Jeremy Meeks has been the most popular man on the Internet for the past 24 hours.
After being arrested and charged with “street terrorism” in California on Wednesday, the Stockton Police Department posted a mugshot of the 30-year-old on its Facebook page. The photo quickly went viral; it has been met with more than 70,000 Likes and thousands of fawning comments, many from females, the likes of which would make even a cold-blooded criminal blush.
And, well, “street terrorism” sounds pretty damn cold-blooded. But rest assured, Meeks wasn’t trying to blow up any buildings or anything we may commonly associate with “terrorism” nowadays.
The term “street terrorism” basically refers to gang activity, and it dates back to a 1988 law passed by the California state government called the Street Terrorism Enforcement and Prevention (STEP) Act.
At the time, the state legislature felt that California was in “a state of crisis which has been caused by violent street gangs whose members threaten, terrorize, and commit a multitude of crimes against the peaceful citizens of their neighborhoods.”
The law was an attempt to discourage gang activity by not only making it illegal to be part of a street gang, which is broadly defined under the law, but also by enhancing prison sentences for any regular crimes that law enforcement felt had gang connections.
The original law has been amended several times over the years, but essentially law enforcement can tack on up to 25 years to the sentences of criminals with gang associations, according to information from the Orange County District Attorney’s webpage. And yes, that’s in addition to the normal sentence for the crime.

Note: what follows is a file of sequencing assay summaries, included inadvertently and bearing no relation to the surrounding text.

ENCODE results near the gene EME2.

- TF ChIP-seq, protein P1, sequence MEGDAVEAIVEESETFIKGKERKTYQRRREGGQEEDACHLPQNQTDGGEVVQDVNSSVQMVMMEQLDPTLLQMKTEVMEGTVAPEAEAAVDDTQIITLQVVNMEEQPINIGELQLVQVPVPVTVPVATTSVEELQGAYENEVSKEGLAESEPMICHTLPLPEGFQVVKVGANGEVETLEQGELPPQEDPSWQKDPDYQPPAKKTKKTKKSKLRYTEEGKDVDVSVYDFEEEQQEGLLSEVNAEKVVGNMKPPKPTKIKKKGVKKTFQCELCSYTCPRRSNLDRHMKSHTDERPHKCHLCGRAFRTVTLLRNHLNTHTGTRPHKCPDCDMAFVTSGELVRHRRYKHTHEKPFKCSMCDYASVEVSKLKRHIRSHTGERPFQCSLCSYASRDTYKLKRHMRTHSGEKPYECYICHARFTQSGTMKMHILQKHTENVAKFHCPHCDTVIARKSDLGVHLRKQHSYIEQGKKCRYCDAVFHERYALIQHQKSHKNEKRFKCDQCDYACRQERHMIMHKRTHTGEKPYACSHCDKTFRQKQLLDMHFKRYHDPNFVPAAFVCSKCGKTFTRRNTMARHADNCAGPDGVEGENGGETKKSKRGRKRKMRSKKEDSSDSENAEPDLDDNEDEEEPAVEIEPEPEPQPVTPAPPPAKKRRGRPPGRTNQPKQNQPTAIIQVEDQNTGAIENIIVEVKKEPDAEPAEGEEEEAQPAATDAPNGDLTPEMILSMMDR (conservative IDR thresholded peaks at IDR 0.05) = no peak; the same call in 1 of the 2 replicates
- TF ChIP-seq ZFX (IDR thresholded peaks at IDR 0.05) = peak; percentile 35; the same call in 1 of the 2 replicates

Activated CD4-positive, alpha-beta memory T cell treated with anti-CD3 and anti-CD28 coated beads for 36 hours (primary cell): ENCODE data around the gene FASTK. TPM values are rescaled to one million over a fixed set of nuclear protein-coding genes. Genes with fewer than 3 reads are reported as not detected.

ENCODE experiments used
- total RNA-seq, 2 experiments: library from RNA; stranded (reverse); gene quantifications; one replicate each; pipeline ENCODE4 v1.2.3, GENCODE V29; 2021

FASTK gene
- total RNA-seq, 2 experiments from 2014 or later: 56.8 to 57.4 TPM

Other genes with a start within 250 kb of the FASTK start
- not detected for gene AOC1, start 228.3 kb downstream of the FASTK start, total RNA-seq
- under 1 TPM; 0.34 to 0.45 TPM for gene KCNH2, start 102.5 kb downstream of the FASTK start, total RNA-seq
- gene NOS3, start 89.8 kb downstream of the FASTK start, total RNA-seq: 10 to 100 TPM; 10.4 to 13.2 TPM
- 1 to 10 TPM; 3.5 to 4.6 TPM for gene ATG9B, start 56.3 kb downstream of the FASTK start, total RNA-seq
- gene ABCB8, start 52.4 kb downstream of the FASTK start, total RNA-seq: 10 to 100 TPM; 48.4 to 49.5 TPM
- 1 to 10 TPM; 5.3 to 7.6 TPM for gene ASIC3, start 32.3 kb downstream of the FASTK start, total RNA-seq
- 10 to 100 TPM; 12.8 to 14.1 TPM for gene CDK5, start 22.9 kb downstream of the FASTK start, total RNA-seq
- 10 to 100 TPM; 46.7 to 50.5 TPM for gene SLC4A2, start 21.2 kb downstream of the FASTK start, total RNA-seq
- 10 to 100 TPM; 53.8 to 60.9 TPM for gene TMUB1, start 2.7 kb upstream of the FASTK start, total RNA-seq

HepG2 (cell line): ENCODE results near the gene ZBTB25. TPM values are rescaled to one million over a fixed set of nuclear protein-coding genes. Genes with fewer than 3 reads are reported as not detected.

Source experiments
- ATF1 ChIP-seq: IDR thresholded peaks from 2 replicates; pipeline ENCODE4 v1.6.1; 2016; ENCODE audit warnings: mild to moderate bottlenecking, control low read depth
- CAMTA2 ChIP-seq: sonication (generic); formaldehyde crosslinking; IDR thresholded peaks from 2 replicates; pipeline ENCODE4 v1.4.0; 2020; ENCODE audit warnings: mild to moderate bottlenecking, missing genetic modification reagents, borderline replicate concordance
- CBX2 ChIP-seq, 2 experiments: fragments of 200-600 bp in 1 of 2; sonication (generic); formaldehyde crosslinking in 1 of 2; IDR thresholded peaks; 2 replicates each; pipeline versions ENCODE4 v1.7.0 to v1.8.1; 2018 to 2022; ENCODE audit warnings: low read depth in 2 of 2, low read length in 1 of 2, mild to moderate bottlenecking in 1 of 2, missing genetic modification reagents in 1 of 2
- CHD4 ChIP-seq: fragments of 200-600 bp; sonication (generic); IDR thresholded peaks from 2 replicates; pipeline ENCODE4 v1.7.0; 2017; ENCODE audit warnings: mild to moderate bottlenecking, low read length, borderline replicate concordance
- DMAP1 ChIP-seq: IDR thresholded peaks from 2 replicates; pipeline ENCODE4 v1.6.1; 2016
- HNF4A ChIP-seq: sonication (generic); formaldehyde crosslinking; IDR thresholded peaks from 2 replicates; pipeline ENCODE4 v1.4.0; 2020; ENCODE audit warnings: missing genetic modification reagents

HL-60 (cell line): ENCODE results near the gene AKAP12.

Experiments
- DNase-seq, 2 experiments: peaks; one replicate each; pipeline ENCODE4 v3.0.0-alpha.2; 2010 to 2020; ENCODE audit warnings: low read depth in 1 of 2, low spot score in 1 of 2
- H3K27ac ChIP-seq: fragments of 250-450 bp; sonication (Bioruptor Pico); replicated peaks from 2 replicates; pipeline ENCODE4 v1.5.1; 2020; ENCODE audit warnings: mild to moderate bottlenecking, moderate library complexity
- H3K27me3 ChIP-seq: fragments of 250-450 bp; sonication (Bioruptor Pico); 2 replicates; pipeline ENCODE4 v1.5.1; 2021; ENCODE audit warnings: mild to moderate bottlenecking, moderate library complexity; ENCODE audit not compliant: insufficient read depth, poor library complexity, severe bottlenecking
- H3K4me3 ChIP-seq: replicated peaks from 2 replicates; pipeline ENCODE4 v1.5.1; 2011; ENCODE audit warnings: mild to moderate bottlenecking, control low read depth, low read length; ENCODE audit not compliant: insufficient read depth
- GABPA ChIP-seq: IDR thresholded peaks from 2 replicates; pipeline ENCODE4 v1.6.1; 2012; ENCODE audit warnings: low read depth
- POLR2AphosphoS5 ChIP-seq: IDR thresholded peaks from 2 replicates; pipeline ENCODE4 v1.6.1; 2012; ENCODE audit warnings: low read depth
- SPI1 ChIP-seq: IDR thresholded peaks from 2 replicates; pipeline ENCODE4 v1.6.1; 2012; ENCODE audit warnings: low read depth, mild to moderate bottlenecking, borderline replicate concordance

The STEP Act is not without critics. A 2009 article in the Southern California Interdisciplinary Law Journal described the law as both “unjust and ineffective,” arguing that the enhanced sentences are overly harsh and disproportionately applied to racial and ethnic minority groups.
The majorly handsome Meeks was brought in on felony weapons charges. Since the weapons charge was not connected to a robbery or other violent crime, Meeks would likely face an enhanced sentence of less than 10 years and as few as two years.
Perhaps aware that he’s looking at extra jail time, Meeks, who reportedly spent nine years in prison previously for grand theft auto, renounced all gang ties in a jailhouse interview with ABC’s KXTV News10.
“This is really not me,” Meeks said, seemingly unable to hold back a smile. “I’m not some kingpin.”
Officer Joseph Silva, a spokesman for the Stockton Police Department, painted a very different picture of Meeks. Silva told the Associated Press that Meeks is “one of the most violent criminals in the Stockton area.”
Of course, it will be up to a jury and judge to determine whether or not Meeks is deserving of gang-related charges. Meeks is scheduled to be arraigned on Friday.
You’ll find footage from the jailhouse interview with Meeks in the video below.
Photo via Stockton Police Department/Facebook
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